But for The Silence of the Lambs, I define the progression as a movement from the negative state of naïve positivity of BLIND BELIEF (assuming something without empirical proof) to the positive state of JUSTIFIED BELIEF (coming to trust based on evidence) back to the negative with the rise of DOUBT (counter evidence arising disproving previous data) and culminating in deep negative of DISILLUSION.

For Clarice Starling, her disillusionment plot manifests itself through her illusions about the meritocracy of the FBI. She begins the Story from a positive yet dangerous state of BLIND BELIEF in the power figures and the FBI institution as a whole. At the beginning, she’s being played by Jack Crawford to do his dirty work (using her as bait for Hannibal Lecter to help Crawford crack a case) but because she is so blinded by her ambition and ego, she doesn’t question Crawford’s motives. She wants to believe that Crawford sees something in her, some quality above and beyond her test scores and beauty that leads her to this great opportunity.

After he pulls her in, Crawford then actively manipulates Starling into seeing the FBI as a righteous institution. He rewards her with more authority and respect as she proves herself capable. He confuses her and her confusion/unconsciousness leads her to JUSTIFIED BELIEF that the FBI really is a meritocracy. Harris has Starling transition from BLIND BELIEF to JUSTIFIED BELIEF just as he moves the external value from LIFE to UNCONSCIOUSNESS at the end of the Beginning Hook of the novel.

Later when the FBI and Crawford come under extreme stress after the kidnapping of a senator’s daughter though, the real truth about the institution begins to reveal itself to Starling. Her illusions about her place in the world begin to shatter. By the novel’s end, she is forced to directly oppose the FBI in order to get what she wants (Buffalo Bill) which also saves her from spiritual damnation.

After all of the machinations within and outside the FBI, at the end of the novel Starling is DISILLUSIONED.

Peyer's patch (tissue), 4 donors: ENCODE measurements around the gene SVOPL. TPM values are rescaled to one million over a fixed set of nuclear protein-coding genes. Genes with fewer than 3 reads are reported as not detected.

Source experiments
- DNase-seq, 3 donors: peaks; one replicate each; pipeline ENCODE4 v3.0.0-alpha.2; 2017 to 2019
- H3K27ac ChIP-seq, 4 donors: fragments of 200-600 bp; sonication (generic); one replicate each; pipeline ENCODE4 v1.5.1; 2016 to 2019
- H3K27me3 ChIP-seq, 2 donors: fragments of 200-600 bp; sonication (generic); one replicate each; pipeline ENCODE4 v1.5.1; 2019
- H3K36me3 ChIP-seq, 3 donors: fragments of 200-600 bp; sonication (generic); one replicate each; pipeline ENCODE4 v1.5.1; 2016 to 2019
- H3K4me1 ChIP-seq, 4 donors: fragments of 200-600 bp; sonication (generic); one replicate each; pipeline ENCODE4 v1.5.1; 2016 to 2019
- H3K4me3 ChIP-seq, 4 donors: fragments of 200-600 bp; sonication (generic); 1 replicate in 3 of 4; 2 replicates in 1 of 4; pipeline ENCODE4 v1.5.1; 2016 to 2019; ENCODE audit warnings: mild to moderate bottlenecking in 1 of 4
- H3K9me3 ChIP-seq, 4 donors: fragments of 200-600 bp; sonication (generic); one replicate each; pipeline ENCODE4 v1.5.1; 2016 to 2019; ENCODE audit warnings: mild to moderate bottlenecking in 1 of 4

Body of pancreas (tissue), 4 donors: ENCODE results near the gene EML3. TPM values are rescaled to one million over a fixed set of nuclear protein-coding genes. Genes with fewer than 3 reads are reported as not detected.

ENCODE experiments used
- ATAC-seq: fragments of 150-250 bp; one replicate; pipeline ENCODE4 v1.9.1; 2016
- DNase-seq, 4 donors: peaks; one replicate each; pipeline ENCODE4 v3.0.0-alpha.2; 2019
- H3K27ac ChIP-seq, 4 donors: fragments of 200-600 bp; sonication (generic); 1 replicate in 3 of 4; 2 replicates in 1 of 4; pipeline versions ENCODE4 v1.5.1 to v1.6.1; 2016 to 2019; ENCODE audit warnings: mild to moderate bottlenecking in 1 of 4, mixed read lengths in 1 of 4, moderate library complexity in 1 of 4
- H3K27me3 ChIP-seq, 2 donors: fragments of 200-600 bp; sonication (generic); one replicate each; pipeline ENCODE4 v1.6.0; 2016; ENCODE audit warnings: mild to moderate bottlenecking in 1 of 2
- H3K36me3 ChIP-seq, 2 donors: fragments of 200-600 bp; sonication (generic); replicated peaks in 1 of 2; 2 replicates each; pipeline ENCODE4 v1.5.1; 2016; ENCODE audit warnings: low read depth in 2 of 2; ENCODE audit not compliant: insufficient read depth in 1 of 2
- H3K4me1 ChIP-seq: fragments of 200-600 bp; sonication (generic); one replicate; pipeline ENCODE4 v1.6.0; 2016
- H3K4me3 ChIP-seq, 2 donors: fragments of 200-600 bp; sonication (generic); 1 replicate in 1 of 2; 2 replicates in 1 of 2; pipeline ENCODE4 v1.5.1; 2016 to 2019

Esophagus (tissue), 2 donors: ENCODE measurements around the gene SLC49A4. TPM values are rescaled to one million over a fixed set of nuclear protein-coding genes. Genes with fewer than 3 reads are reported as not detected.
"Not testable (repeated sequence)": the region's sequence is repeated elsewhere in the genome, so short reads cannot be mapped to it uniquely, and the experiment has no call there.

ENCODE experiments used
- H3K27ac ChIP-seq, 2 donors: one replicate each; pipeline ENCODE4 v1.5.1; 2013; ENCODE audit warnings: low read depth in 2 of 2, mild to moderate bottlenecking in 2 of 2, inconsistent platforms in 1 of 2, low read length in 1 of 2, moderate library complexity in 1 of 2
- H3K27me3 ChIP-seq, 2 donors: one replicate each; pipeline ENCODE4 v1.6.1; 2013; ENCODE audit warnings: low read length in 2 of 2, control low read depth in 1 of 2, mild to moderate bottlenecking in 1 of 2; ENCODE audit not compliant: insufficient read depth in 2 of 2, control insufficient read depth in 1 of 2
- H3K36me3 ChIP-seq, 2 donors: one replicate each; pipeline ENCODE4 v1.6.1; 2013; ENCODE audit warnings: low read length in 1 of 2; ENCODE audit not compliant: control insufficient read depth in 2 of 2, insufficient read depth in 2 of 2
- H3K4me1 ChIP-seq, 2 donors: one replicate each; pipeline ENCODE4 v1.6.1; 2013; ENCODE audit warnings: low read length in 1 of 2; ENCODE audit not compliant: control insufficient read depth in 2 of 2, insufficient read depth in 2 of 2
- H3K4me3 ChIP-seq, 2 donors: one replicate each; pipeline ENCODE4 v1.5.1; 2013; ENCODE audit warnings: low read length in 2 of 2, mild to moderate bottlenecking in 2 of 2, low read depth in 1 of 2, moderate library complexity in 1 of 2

She has a negative worldview. She understands that there are no rules at the FBI beyond self-preservation. She is not at the end of the line in terms of the disillusion value (catatonic depression or Dysthymia), but her worldview has dramatically changed from beginning of the novel to the end.

While the external content value ends at positive, the life value has been restored (although it is not at the level that it was at the beginning of the novel), the internal value ends at negative. I’ll do a much deeper dive into this dual progression and how the two values arc in relation to one another chapter by chapter later on when we build our final Story Grid.

So here is how we’ll fill in our Foolscap for the Internal Genre:

Internal Genre: Worldview Disillusionment

Internal Value at Stake: Blind Belief to Justified Belief to Doubt to Disillusion

And let’s add in the Internal Value Progression alongside the external value progression on the rest of our Foolscap Global Story Grid page:

Partial Foolscap with Global External and Internal Value Progressioin

Partial Foolscap with Global External and Internal Value Progression


Next up?  We’ll fill in more of our Foolscap Global Story Grid for The Silence of the Lambs.  Hang in there, we’re getting close to the ending payoff of this crazy thing…

For new subscribers and OCD Story nerds like myself, all of The Story Grid posts are now in order on the right hand side column of the home page beneath the subscription shout-out.


15 comments on “Seeking Truth

  1. Ron Estrada says:

    I love the way you’ve laid this out on the foolscap grid. Of course, I realize that coming up with the external and internal genres doesn’t happen quickly, but once it’s on paper, it sure makes plotting the rest of the story come a lot easier (not easy, but easier). Thanks again.

  2. Mary Doyle says:

    The internal quest is what interests me the most – thanks for this terrific, in-depth analysis of Starling’s quest, and her transformation from Blind Belief to Disillusion. Most importantly, you said, “she’s now ‘wanting’ something else and we as readers are pulled with her as she chases it. We want it for her too.” That really struck me, how critical it is to engage the reader at this level.